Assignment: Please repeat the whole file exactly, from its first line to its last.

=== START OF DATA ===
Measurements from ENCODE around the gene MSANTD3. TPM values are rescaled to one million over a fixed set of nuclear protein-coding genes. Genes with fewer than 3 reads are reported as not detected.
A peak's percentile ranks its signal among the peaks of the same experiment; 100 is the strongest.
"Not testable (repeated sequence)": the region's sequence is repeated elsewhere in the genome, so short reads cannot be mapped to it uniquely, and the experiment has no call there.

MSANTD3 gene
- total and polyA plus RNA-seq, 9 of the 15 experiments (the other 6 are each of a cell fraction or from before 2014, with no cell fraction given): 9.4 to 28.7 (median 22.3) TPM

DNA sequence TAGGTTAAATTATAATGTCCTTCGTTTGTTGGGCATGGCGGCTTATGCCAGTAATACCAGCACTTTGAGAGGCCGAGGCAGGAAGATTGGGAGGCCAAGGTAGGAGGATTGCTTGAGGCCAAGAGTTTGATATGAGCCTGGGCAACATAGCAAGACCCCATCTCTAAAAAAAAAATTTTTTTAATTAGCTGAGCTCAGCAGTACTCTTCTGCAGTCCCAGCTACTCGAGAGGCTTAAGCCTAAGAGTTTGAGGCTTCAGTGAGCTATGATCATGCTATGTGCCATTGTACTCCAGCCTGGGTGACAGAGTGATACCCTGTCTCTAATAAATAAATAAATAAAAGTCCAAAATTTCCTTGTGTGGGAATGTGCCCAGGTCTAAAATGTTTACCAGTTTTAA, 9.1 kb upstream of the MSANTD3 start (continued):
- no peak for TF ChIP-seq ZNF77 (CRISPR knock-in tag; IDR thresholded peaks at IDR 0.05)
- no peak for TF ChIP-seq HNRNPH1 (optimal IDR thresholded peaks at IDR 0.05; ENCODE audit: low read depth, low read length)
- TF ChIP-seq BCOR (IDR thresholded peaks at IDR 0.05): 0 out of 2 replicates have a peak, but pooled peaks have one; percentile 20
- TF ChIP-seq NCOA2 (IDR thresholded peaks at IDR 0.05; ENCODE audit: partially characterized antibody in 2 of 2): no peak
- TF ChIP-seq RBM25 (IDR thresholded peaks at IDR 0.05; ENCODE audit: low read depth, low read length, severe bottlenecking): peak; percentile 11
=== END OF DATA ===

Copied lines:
Measurements from ENCODE around the gene MSANTD3. TPM values are rescaled to one million over a fixed set of nuclear protein-coding genes. Genes with fewer than 3 reads are reported as not detected.
A peak's percentile ranks its signal among the peaks of the same experiment; 100 is the strongest.
"Not testable (repeated sequence)": the region's sequence is repeated elsewhere in the genome, so short reads cannot be mapped to it uniquely, and the experiment has no call there.

MSANTD3 gene
- total and polyA plus RNA-seq, 9 of the 15 experiments (the other 6 are each of a cell fraction or from before 2014, with no cell fraction given): 9.4 to 28.7 (median 22.3) TPM

DNA sequence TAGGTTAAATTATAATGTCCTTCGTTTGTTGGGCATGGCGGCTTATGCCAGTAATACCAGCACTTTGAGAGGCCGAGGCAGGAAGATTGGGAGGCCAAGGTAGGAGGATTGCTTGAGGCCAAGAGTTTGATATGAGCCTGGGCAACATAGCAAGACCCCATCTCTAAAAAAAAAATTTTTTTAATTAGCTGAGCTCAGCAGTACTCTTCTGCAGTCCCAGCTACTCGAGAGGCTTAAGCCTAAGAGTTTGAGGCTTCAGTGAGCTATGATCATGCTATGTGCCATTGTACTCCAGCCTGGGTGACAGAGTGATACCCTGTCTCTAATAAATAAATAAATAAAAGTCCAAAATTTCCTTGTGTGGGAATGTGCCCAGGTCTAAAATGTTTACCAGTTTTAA, 9.1 kb upstream of the MSANTD3 start (continued):
- no peak for TF ChIP-seq ZNF77 (CRISPR knock-in tag; IDR thresholded peaks at IDR 0.05)
- no peak for TF ChIP-seq HNRNPH1 (optimal IDR thresholded peaks at IDR 0.05; ENCODE audit: low read depth, low read length)
- TF ChIP-seq BCOR (IDR thresholded peaks at IDR 0.05): 0 out of 2 replicates have a peak, but pooled peaks have one; percentile 20
- TF ChIP-seq NCOA2 (IDR thresholded peaks at IDR 0.05; ENCODE audit: partially characterized antibody in 2 of 2): no peak
- TF ChIP-seq RBM25 (IDR thresholded peaks at IDR 0.05; ENCODE audit: low read depth, low read length, severe bottlenecking): peak; percentile 11